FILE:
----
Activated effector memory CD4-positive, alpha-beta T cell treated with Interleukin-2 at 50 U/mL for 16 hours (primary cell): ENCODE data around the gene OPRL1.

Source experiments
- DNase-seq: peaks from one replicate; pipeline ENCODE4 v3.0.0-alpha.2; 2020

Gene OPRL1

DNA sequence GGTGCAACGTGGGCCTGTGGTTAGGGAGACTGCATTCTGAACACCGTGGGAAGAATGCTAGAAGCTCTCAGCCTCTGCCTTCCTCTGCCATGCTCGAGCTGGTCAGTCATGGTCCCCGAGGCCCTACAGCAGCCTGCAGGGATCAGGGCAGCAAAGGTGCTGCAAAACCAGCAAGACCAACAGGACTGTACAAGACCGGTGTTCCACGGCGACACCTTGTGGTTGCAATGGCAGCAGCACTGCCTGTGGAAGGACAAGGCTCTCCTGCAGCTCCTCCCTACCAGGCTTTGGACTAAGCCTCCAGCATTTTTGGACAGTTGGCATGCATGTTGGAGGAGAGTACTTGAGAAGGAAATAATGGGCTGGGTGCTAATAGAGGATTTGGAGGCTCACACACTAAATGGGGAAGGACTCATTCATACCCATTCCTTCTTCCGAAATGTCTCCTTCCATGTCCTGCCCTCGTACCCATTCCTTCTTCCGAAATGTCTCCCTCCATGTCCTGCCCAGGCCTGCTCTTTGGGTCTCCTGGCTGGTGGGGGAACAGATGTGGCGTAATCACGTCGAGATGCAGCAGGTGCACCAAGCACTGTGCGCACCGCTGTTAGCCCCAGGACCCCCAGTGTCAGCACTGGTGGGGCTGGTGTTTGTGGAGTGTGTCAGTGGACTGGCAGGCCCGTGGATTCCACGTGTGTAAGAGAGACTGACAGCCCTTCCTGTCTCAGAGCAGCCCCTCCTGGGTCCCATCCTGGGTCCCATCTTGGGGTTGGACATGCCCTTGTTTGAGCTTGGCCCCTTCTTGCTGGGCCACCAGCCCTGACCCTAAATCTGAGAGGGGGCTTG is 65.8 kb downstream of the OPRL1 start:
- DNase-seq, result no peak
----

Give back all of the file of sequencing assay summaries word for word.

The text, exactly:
Activated effector memory CD4-positive, alpha-beta T cell treated with Interleukin-2 at 50 U/mL for 16 hours (primary cell): ENCODE data around the gene OPRL1.

Source experiments
- DNase-seq: peaks from one replicate; pipeline ENCODE4 v3.0.0-alpha.2; 2020

Gene OPRL1

DNA sequence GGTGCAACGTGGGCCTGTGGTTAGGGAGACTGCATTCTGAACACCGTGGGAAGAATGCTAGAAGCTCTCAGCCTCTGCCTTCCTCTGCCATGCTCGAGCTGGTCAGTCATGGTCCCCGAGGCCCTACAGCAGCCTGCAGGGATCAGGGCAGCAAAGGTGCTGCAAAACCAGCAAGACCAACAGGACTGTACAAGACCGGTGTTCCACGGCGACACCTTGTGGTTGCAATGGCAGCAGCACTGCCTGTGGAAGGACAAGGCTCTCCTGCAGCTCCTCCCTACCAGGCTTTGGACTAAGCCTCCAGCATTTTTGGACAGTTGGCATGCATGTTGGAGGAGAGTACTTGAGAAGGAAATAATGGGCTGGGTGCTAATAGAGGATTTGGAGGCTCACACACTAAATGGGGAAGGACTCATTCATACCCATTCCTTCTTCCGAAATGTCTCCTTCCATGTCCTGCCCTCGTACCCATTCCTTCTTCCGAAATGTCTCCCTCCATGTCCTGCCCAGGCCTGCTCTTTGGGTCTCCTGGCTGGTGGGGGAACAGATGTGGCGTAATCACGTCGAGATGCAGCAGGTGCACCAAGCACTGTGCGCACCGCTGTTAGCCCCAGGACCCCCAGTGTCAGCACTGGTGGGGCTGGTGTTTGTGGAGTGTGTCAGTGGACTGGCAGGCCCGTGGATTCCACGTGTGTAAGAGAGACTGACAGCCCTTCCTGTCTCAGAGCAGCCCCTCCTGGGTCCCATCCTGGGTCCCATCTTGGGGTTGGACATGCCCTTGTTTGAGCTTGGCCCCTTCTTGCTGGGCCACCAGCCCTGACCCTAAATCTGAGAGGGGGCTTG is 65.8 kb downstream of the OPRL1 start:
- DNase-seq, result no peak